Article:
Iceland is one of the very few countries in the world that has almost limitless access and sources to clean water, both hot and cold. Naturally ionised (or alkaline) water, which is water that has pH level higher than 7, is good for health.
The pH levels of Icelandic water reach 8.4 out of a possible 10. Icelandic water also only has 0.1mg of naturally occurring fluoride, far ahead of its closest competitor Fiji, where the water holds 0.26 mg of natural fluoride. All this means that Icelandic water is the purest and most refreshing water you will ever taste. Cold water from the taps runs straight from the country’s natural springs, filtered through lavas and rocks for a smooth taste with no additives since you can safely drink the water from almost every single free flowing lake. Iceland sits on so-called Ring of Fire which creates hot, sulphurous-smelling water straight from the ground which can be enjoyed at many of the natural hot springs around Iceland.
We never know the worth of water till the well is dry. Thomas Fuller
On a coastal promontory in the town of Stykkishólmur, is a former library building in which an art installation is also a natural history collection, being a long-term project that has set out to capture the spirit of Iceland through its waters, weather, and words.
To gain entry, tickets should be purchased from the volcano museum in the centre of town, where you will be given a code to unlock the door to the ‘library’ at the top of the hill. You may be fortunate enough to have the entire space to yourself as you admire the view overlooking the harbour, which is stunning. It is worth returning to view the sunset from this location.
The installation is in three separate parts. One part is a collection of audio recordings accompanied by visual displays of Icelandic weather as reported by the local people around the town. There is also the main room display which has a floor made of rubber on which is etched both English and Icelandic words relating to the weather.
The centre-piece of the site is the “Library of Water” or in native Icelandic “Vatnasafn”, which is kept in floor-to-ceiling clear cylinders. The Library of Water was conceived by Roni Horn, reflecting his intimate involvement with the geography, geology, climate and culture of Iceland. Each pillar standing throughout the main room is filled with water that was melted from one of Iceland’s 24 glaciers. Every tube holds the liquid of a single glacier, allowing visitors to take a sort of tour all across Iceland in just one room.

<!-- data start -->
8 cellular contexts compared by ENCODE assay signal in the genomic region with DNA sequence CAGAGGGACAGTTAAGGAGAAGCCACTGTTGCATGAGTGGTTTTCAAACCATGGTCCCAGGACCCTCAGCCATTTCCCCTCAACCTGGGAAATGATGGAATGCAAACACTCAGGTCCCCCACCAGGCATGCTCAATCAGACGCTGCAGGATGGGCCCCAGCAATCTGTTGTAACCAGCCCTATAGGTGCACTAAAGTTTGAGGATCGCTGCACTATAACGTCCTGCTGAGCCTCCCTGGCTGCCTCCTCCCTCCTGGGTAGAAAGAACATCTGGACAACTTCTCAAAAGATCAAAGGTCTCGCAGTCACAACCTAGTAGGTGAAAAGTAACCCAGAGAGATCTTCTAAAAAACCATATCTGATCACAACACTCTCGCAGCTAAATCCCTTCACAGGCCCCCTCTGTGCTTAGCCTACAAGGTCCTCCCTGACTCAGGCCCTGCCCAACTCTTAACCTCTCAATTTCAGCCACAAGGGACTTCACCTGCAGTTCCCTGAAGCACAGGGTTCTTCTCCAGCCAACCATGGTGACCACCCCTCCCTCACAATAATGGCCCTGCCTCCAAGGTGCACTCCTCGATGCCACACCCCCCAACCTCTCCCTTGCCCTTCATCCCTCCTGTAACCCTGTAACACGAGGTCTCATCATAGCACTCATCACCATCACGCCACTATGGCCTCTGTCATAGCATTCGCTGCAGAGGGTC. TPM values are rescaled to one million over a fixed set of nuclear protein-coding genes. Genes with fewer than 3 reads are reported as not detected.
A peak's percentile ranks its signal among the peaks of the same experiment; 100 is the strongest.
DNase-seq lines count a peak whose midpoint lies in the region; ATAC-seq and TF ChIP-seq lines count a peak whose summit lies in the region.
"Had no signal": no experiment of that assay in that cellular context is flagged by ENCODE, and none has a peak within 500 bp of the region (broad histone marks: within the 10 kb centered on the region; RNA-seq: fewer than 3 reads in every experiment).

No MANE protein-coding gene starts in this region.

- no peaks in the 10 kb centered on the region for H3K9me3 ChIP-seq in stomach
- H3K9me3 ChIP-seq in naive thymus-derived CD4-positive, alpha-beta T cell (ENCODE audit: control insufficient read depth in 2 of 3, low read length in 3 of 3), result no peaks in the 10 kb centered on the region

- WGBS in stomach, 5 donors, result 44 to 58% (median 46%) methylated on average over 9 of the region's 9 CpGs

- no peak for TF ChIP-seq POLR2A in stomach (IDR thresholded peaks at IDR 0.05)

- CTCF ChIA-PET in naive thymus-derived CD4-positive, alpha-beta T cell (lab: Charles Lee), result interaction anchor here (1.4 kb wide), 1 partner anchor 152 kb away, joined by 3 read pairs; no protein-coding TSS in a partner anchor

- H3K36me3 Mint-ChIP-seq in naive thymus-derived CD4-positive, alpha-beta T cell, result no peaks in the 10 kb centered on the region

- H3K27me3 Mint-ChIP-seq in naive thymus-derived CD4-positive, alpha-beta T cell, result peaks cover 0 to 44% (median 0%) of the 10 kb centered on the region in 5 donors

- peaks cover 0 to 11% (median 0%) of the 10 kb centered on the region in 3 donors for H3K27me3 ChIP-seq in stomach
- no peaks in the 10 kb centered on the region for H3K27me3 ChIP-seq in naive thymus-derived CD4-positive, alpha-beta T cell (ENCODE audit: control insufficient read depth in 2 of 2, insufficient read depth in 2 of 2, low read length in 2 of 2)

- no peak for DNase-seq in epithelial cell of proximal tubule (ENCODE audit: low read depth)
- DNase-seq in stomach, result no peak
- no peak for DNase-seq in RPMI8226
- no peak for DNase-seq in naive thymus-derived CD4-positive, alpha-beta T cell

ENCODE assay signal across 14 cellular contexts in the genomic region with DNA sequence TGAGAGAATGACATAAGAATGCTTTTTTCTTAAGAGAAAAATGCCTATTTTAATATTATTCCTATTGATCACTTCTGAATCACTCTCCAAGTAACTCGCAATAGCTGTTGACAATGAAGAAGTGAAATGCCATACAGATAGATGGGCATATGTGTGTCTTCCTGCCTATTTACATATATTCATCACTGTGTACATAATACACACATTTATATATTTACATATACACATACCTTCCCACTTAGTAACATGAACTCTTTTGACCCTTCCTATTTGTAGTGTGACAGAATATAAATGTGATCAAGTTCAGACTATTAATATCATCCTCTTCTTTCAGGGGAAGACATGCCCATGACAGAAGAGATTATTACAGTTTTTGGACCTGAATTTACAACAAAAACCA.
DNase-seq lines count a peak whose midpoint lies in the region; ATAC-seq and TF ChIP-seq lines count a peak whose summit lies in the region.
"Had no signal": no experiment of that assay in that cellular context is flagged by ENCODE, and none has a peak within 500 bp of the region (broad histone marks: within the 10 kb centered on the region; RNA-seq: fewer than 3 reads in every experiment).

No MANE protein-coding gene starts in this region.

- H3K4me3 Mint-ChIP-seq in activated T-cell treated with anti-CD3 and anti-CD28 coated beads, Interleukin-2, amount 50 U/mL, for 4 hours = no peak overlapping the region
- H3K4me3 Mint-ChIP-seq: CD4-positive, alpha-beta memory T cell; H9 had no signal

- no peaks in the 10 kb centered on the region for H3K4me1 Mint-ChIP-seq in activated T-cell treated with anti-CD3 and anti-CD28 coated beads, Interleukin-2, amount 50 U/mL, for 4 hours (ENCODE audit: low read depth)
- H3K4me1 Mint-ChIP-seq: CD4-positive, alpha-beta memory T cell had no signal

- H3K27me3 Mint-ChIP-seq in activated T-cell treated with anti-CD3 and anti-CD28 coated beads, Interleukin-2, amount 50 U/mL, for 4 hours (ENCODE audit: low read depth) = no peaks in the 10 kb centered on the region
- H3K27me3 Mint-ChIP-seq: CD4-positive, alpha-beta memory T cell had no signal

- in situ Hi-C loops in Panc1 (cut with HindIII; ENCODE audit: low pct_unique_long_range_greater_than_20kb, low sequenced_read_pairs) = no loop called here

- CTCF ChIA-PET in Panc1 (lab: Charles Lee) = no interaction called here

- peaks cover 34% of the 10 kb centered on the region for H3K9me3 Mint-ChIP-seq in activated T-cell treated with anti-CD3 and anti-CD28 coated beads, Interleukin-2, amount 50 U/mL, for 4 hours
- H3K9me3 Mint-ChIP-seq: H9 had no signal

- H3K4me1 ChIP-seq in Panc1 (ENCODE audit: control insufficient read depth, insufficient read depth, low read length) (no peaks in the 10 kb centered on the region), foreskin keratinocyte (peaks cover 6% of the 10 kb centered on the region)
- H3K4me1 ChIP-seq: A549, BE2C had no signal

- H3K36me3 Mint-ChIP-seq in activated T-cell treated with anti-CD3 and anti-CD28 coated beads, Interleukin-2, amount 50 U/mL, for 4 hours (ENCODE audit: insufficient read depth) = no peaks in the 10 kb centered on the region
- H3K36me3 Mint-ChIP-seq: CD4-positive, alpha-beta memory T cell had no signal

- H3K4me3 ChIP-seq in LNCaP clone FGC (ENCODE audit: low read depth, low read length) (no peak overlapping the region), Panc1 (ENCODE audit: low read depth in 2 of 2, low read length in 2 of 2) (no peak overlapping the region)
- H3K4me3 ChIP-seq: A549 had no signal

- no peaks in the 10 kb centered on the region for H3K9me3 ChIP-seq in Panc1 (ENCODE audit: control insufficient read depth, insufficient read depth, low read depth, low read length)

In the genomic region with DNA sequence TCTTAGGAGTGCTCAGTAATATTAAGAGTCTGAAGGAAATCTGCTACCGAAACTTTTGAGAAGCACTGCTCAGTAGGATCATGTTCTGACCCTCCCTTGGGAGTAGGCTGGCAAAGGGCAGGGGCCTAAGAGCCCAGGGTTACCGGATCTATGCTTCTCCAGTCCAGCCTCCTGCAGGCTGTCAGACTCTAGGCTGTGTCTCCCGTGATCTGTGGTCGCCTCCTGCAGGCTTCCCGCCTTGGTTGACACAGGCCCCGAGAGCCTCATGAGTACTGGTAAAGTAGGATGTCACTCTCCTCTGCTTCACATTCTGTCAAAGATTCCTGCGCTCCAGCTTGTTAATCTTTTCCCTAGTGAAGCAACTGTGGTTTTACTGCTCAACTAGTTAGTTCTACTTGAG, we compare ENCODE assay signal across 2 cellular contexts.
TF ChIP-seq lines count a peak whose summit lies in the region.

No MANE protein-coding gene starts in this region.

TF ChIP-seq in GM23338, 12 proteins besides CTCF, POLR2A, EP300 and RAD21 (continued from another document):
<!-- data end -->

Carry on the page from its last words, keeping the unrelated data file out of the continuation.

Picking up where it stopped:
The columns of water from glaciers in different eras, are all juxtaposed like liquid sculptures in an art-deco house. The creator has brought the outdoors in as the glass columns refract and reflect the light, and whilst the room is used for a wide variety of community uses, it also offers a space for private reflection
Each glacial melt is different as the chemical and mineral content in each is unique. Each of the cylinders is therefore also different, capturing as they do a little piece of the country’s natural history. This has since become historical interest as the melt of the OK glacier is all that is left since it disappeared. The lower floor of Vatnasafn / Library of Water is a private writers' studio where each year writers are invited to spend a some months living and working. The residencies alternate between Iceland-based and overseas writers, and have so far included Guðrún Eva Mínervudóttir, Rebecca Solnit, Anne Carson, Oskar Arni Oskarsson and Oddny Eir Ævarsdóttir.
The number of tourists to Iceland each year has grown to be more than six times the total population, with latest figure from the Icelandic Tourist Board showing a total of almost 2.2m.
Iceland is a very romantic place to visit, whether you steal a kiss under the northern lights or cuddle under the midnight sun, one of the most romantic presents would be a trip to the land of fire and ice. You can experience the country with an adventurous self-drive journey around Iceland's Ring Road or see some of the most romantic landscapes in Iceland with a private guide who can open up opportunities for unique cultural experiences, gourmet dining and thrilling activities. Some of the suggestions for your visit include a trip to the Glacier Lagoon to see the vast floating icebergs; touring the south coast to include the waterfalls Seljalandsfoss and Skógafoss.
Perhaps you would prefer to walk the Diamond Beach with its glistening ice or discover the volcanic Lake Mývatn in beautiful surroundings or bathe in the relaxing Blue Lagoon and Mývatn Nature Baths. Alongside nature, you can also spend time walking the quaint streets of the capital city, Reykjavik and of Akureyri, the unofficial capital of north Iceland.
The Blue Lagoon is probably Iceland’s most famous attraction, mostly due to the romantic movie of the same name. The pool looks stunning with its milky blue colour set against the stark black lava landscape. A soothing bathe in the mineral-rich waters of the Blue Lagoon are said not only to be relaxing but are also said to help with ease skin conditions. Today the Blue Lagoon offers showers and changing facilities, a spa, exclusive lounge, and café for guests.